If there were any teenage boys by the end of the Eighties who didn’t want to be Marty McFly, they probably wanted to be Ferris Bueller. In 1986, John Hughes, a man who couldn’t leave his teen angst behind him, stepped behind the camera to helm his fourth film: Ferris Bueller’s Day Off. The irresistible Ferris (Matthew Broderick in a Golden Globe nominated performance) decides that skipping school eight times in a semester isn’t enough – he needs another day off.
Broderick’s performance is famed for ‘breaking the fourth wall’, making the film a fitting choice for an immersive screening. However, the event also follows an ongoing tendency of referencing ‘80s movies in current film and TV: Mark Schwahn dedicated a themed episode of his US show One Tree Hill to the memory of John Hughes, and Will Gluck’s 2010 comedy Easy A is packed with allusions to the work of Hughes and his contemporaries. The relative failure of remakes Fame and Footloose compared to the longevity of popularity enjoyed by the originals and other hits including Sixteen Candles and Dirty Dancing suggests that earlier filmmakers expressed the throes of adolescence better than their 21st century followers.
While the outfits and slang may have dated, the insights are timeless. This is because writers/directors like Hughes and Joel Schumacher (creator of the underrated St. Elmo’s Fire) were not afraid to put a group of actors in a room and just let them talk. When the dialogue is snappy, the characters rounded and relatable, and the actors as talented as the likes of Anthony Michael Hall, Ally Sheedy, Judd Nelson and more Brat Pack greats than there’s space to mention, audiences don’t need visual gimmicks to engage them. These films are remembered for exuberant musical and gymnastic set-pieces – EE adverts prove Kevin Bacon is still cashing in on his in 1984’s Footloose – but the long-lasting impact comes from hard-hitting monologues like those shared by the characters of The Breakfast Club.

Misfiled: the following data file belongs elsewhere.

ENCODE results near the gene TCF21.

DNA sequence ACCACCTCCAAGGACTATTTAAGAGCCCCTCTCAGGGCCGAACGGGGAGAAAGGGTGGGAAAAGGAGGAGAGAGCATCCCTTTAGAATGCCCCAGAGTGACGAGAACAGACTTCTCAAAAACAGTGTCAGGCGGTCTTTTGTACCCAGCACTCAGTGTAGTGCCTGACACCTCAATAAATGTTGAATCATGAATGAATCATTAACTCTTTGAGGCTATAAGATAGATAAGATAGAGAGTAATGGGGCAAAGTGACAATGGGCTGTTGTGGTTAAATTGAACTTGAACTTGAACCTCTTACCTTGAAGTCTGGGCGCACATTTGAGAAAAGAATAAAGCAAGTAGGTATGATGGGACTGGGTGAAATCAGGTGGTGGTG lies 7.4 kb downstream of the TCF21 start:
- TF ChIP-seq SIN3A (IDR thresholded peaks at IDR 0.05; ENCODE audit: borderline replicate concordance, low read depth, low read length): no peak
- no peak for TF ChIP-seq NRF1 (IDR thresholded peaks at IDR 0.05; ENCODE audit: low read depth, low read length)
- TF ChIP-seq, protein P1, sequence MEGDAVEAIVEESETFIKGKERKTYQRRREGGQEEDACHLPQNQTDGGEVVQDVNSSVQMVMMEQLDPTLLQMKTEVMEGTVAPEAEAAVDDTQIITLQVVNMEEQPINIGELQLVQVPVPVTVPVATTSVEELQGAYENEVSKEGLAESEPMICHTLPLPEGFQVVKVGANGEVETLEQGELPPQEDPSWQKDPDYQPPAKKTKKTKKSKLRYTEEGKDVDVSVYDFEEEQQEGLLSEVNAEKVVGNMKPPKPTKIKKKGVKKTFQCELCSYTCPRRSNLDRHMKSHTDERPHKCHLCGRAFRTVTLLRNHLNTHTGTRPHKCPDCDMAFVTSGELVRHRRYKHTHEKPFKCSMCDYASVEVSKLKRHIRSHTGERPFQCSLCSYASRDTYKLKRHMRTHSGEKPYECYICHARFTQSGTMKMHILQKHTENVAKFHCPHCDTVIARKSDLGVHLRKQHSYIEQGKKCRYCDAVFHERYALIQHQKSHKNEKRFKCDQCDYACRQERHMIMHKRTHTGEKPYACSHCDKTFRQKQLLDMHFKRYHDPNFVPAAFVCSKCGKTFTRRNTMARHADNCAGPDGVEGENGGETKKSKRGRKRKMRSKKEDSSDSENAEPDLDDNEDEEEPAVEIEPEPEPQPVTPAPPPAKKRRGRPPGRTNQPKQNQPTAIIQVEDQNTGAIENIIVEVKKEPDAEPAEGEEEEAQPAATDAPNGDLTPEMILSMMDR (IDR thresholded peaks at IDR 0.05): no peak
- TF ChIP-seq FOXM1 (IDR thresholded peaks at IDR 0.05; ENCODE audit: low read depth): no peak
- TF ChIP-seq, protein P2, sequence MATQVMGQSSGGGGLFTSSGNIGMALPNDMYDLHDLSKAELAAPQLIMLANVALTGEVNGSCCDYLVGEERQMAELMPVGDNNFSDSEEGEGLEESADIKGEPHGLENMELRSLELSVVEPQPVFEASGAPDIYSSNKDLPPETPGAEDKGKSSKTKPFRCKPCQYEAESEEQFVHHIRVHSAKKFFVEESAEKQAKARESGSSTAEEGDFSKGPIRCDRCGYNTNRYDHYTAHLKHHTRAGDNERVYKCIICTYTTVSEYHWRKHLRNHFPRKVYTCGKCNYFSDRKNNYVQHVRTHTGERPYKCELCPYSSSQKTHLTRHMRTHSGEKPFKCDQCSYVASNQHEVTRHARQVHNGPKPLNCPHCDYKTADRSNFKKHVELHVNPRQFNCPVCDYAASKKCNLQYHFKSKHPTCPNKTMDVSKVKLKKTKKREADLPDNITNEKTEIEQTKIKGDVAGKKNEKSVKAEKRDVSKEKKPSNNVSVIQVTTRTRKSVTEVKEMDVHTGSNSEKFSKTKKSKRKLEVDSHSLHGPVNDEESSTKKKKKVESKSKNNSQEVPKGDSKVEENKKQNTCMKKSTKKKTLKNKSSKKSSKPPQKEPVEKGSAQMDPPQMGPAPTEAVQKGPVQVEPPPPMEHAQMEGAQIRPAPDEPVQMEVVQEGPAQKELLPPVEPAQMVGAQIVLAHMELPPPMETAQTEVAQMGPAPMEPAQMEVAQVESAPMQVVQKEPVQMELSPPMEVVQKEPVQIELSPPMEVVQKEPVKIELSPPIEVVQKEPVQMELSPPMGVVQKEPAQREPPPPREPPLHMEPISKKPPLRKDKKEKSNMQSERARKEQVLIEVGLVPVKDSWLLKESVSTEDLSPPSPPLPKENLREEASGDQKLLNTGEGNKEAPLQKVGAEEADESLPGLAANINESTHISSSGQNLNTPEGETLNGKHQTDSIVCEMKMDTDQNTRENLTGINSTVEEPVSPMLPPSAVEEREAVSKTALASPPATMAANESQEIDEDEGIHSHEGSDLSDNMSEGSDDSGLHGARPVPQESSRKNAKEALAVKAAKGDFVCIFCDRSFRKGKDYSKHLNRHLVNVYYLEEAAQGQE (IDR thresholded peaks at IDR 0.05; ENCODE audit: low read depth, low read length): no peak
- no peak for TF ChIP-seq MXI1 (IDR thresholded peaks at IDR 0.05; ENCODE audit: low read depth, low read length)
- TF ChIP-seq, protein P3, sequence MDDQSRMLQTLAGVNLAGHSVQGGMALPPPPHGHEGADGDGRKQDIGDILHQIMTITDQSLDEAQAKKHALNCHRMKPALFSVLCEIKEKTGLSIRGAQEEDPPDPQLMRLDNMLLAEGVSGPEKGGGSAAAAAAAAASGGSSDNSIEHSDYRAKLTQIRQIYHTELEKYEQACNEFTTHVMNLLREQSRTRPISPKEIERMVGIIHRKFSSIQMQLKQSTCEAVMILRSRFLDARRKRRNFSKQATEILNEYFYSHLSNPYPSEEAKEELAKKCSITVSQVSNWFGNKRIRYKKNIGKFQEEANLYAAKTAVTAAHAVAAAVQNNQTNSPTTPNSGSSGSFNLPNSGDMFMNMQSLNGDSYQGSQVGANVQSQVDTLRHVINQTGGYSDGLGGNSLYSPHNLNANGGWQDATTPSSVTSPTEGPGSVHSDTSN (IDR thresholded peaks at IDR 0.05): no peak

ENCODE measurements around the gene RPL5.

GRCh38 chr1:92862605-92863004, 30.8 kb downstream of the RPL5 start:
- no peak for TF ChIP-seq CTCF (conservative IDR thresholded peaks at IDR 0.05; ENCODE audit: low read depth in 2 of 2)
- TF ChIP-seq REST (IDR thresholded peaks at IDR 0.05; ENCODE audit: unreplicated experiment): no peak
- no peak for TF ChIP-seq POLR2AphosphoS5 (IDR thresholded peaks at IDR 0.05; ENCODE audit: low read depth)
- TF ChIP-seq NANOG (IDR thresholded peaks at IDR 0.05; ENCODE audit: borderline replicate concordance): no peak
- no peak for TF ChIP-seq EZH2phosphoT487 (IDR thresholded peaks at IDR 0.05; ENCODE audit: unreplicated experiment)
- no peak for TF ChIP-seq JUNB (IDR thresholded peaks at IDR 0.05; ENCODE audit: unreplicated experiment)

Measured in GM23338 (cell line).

‘80s teen movies are unashamedly melodramatic, but watching them prepares us for life’s inevitable disappointments while allowing us to laugh at the same time. Not only is fun consistently poked at authority figures (Ferris’ Ed Rooney and The Breakfast Club’s Mr Vernon), but more importantly, the underdogs win every time; Pretty in Pink’s Cinderella figure Andi Walsh (the iconic Molly Ringwald) snags the school stud (shame he’s not worth the effort), and Robert Zemeckis’ Back to the Future changes history so Marty’s dad can overpower the repulsive Biff.
Ferris Bueller’s Day Off encourages us to take a well-earned day off once in a while, because ‘life moves pretty fast. If you don’t stop and look around once in a while, you could miss it’.